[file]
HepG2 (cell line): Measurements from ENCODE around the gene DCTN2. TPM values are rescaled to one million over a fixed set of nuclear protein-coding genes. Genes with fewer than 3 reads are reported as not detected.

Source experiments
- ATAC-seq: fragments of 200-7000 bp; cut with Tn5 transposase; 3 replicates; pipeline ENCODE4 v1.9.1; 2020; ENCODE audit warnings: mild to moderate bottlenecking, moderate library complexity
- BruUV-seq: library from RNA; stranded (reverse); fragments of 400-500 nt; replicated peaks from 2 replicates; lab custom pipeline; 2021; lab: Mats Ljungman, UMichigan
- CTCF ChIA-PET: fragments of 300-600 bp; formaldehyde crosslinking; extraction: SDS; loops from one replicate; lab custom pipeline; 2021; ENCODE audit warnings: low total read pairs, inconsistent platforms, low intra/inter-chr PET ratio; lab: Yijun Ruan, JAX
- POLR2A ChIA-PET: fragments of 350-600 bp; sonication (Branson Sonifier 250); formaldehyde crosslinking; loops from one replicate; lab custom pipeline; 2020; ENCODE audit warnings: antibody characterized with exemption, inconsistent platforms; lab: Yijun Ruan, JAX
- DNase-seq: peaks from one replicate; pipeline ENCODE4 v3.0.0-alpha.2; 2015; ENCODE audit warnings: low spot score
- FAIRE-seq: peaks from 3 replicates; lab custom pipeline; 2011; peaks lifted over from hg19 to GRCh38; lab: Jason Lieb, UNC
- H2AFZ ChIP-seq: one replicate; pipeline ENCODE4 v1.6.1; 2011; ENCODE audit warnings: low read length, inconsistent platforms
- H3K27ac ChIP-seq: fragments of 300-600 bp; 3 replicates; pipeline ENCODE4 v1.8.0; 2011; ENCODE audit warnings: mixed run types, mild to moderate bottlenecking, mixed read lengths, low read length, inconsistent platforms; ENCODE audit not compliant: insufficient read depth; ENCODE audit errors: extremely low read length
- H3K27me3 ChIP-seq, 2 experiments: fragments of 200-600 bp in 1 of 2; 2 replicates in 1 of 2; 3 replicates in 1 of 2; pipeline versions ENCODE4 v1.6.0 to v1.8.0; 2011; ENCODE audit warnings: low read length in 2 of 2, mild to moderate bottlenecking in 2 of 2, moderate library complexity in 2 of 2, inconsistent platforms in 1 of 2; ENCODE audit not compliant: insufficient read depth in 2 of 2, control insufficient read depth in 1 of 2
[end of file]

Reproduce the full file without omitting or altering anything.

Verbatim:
HepG2 (cell line): Measurements from ENCODE around the gene DCTN2. TPM values are rescaled to one million over a fixed set of nuclear protein-coding genes. Genes with fewer than 3 reads are reported as not detected.

Source experiments
- ATAC-seq: fragments of 200-7000 bp; cut with Tn5 transposase; 3 replicates; pipeline ENCODE4 v1.9.1; 2020; ENCODE audit warnings: mild to moderate bottlenecking, moderate library complexity
- BruUV-seq: library from RNA; stranded (reverse); fragments of 400-500 nt; replicated peaks from 2 replicates; lab custom pipeline; 2021; lab: Mats Ljungman, UMichigan
- CTCF ChIA-PET: fragments of 300-600 bp; formaldehyde crosslinking; extraction: SDS; loops from one replicate; lab custom pipeline; 2021; ENCODE audit warnings: low total read pairs, inconsistent platforms, low intra/inter-chr PET ratio; lab: Yijun Ruan, JAX
- POLR2A ChIA-PET: fragments of 350-600 bp; sonication (Branson Sonifier 250); formaldehyde crosslinking; loops from one replicate; lab custom pipeline; 2020; ENCODE audit warnings: antibody characterized with exemption, inconsistent platforms; lab: Yijun Ruan, JAX
- DNase-seq: peaks from one replicate; pipeline ENCODE4 v3.0.0-alpha.2; 2015; ENCODE audit warnings: low spot score
- FAIRE-seq: peaks from 3 replicates; lab custom pipeline; 2011; peaks lifted over from hg19 to GRCh38; lab: Jason Lieb, UNC
- H2AFZ ChIP-seq: one replicate; pipeline ENCODE4 v1.6.1; 2011; ENCODE audit warnings: low read length, inconsistent platforms
- H3K27ac ChIP-seq: fragments of 300-600 bp; 3 replicates; pipeline ENCODE4 v1.8.0; 2011; ENCODE audit warnings: mixed run types, mild to moderate bottlenecking, mixed read lengths, low read length, inconsistent platforms; ENCODE audit not compliant: insufficient read depth; ENCODE audit errors: extremely low read length
- H3K27me3 ChIP-seq, 2 experiments: fragments of 200-600 bp in 1 of 2; 2 replicates in 1 of 2; 3 replicates in 1 of 2; pipeline versions ENCODE4 v1.6.0 to v1.8.0; 2011; ENCODE audit warnings: low read length in 2 of 2, mild to moderate bottlenecking in 2 of 2, moderate library complexity in 2 of 2, inconsistent platforms in 1 of 2; ENCODE audit not compliant: insufficient read depth in 2 of 2, control insufficient read depth in 1 of 2